Whisky of the Year 2015
Our Whisky of the Year tasting is one of our favourite events, because not only is it a lot of fun, but it's also a useful way to find out what our customers think about good-value, everyday whiskies. The premise is simple: we ask a range of TWE staff for their favourite whiskies, make a long list, and take the eight most popular. But to avoid the presence of incredibly rare, limited-edition or exorbitantly priced whiskies appearing, we impose four rules. All nominated whiskies must be:
- below £60
- not cask strength
- an ongoing release
- Scottish single malts
Once the shortlist has been drawn up, we invite our customers to the tasting, and all eight whiskies are tasted blind. Everyone picks their favourite and runner-up, then the results are announced…
A rich and intensely flavoured whisky, showcasing the heavily sherried style that Glendronach is well-known for. The keystone of the distillery's revival in 2009, it laid the foundation of Glendronach's current rise, with their sherry-matured drams now spoken of with the same reverance as the other Speyside heavyweights. A must-have for sherried whisky fans and a worthy winner of this year's award.
Tasting Notes By Billy Abbott
- Nose: Crunchie bars, stewed raisins and leather, along with treacle tart, flamed orange zest and hints of liquorice.
- Palate: A little lighter than the nose suggests, but still big and rich: fruit cake, dark chocolate and woody spice, balanced by sweet vanilla and baked–apple.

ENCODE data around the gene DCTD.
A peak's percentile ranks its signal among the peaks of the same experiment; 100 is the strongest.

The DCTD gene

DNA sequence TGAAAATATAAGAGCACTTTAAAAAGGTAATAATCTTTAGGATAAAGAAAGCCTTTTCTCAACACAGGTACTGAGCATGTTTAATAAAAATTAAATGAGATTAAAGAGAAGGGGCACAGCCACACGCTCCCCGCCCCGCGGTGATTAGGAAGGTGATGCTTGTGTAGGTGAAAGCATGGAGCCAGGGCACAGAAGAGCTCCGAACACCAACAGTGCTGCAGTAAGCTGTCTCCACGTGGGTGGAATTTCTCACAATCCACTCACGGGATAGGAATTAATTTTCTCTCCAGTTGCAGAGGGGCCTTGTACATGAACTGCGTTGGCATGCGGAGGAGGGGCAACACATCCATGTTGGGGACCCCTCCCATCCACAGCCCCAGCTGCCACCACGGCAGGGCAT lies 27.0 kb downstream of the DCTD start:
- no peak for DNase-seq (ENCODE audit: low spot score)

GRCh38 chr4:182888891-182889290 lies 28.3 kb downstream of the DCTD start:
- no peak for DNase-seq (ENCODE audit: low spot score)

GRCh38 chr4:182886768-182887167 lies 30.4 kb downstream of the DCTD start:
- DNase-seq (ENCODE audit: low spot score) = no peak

- Finish: Long and dark, with sweet fruit slowly turning into rich woody spice.
Founded in 1826 by James Allardes, later known as Allardice, Glendronach has had a chequered past. A decade after its founding, the distillery burnt down and sat silent until the 1850s. It then changed hands a number of times, including 40 years of ownership by Charles Grant, one of the sons of William Grant, the founder of Glenfiddich. In 1960, the distillery was bought by Teacher’s, who in turn became part of Allied Brewers and then Chivas Brothers. The distillery was closed between 1996 and 2002, but was modernised in 2005, introducing steam heating of the stills rather than direct firing with coal.
The modern era of Glendronach starts in 2008, when The Benriach Distillery company bought the distillery, and created the whisky we know today. They relaunched the entire Glendronach line-up, and focused on the style the whisky was most well-known for – heavily sherried drams. They invested heavily in high-quality sherry casks and have since won numerous accolades for both the reborn range and their highly regarded single-cask releases.